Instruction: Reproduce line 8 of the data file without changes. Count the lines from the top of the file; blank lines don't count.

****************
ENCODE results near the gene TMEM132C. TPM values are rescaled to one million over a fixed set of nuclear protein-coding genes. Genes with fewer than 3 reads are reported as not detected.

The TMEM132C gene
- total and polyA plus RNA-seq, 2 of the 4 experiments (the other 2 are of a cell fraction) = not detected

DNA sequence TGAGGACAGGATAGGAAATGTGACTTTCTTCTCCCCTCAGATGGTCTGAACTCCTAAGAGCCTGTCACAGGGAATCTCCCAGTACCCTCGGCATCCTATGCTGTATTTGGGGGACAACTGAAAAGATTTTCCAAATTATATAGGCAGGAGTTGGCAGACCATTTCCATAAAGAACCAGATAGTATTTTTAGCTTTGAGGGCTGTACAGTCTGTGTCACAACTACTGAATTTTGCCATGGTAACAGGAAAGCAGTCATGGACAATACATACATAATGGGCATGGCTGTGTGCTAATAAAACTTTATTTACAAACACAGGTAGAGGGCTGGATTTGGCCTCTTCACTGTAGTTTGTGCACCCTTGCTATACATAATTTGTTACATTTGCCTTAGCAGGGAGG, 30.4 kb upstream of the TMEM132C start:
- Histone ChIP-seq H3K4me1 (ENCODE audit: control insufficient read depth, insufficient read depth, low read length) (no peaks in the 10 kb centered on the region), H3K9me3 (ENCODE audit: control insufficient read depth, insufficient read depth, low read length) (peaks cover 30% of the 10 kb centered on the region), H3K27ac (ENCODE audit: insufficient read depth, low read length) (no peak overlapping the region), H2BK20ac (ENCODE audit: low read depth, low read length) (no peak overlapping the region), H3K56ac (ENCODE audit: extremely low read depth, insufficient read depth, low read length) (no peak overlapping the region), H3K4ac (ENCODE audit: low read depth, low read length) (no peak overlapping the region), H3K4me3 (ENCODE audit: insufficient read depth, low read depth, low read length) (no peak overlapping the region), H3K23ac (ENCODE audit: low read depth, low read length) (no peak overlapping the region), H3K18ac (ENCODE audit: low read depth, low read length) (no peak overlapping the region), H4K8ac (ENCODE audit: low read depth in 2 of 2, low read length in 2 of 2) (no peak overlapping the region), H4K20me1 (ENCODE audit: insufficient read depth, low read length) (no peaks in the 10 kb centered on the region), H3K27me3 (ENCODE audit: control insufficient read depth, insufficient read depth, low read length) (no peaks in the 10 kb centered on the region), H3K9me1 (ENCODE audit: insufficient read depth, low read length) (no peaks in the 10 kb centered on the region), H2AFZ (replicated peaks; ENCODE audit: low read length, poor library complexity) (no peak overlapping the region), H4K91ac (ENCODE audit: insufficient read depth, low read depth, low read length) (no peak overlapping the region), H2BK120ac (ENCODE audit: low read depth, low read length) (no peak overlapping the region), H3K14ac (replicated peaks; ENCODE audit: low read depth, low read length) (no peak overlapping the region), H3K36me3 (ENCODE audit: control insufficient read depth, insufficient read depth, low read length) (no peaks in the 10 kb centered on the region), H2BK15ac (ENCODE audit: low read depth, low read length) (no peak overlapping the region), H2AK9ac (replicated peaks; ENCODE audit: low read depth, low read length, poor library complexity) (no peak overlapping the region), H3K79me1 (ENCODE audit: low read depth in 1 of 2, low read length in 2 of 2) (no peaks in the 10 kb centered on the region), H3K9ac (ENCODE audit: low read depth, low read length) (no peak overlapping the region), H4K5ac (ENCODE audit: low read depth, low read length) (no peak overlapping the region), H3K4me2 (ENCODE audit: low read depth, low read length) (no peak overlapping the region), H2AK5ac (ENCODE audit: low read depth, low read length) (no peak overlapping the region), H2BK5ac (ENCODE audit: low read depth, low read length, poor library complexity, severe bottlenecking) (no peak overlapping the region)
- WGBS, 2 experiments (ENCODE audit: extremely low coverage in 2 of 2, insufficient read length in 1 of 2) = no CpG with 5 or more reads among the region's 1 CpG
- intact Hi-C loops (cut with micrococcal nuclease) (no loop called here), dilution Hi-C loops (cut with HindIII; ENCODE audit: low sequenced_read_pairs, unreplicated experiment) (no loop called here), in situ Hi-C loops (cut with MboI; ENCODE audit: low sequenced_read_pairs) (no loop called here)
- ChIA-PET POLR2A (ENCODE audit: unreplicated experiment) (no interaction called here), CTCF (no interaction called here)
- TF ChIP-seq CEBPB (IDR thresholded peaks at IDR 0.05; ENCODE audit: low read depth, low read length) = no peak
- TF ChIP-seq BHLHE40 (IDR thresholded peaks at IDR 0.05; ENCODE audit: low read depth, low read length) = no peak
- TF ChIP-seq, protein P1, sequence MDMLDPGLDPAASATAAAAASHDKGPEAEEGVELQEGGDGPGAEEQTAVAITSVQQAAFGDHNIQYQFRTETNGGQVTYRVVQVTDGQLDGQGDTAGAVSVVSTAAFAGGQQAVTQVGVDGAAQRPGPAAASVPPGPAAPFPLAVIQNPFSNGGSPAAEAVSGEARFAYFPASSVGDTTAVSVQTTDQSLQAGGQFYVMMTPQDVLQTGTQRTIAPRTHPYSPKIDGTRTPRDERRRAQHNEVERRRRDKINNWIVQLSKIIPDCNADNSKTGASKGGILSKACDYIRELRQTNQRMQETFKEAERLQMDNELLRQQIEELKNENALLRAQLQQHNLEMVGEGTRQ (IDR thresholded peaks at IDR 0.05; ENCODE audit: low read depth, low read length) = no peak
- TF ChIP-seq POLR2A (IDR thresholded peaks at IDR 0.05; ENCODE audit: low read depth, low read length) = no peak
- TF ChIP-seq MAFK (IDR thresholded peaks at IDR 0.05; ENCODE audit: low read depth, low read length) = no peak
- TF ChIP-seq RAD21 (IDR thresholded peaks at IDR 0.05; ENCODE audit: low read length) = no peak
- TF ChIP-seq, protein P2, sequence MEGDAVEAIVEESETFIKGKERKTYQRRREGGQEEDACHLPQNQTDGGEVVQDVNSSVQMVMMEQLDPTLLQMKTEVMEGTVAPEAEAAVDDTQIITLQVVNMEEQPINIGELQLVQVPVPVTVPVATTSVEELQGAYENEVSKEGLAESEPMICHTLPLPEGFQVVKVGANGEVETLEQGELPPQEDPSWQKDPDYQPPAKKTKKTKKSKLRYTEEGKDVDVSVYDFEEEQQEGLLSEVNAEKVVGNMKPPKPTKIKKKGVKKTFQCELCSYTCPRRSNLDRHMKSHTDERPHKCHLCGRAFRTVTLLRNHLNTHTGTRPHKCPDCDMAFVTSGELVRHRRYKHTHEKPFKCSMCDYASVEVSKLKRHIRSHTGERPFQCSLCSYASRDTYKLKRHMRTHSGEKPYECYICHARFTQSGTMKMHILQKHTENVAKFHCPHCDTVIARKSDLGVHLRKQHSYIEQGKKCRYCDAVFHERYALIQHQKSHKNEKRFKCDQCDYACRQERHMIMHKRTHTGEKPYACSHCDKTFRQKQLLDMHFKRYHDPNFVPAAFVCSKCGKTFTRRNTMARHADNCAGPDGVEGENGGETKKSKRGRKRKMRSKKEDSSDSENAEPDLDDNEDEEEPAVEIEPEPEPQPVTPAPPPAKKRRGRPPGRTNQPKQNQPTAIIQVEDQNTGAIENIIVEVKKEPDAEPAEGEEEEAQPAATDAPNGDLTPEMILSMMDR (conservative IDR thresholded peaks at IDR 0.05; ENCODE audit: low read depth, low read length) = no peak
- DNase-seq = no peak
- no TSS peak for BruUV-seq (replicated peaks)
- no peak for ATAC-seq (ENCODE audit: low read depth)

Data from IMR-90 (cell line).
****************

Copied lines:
- ChIA-PET POLR2A (ENCODE audit: unreplicated experiment) (no interaction called here), CTCF (no interaction called here)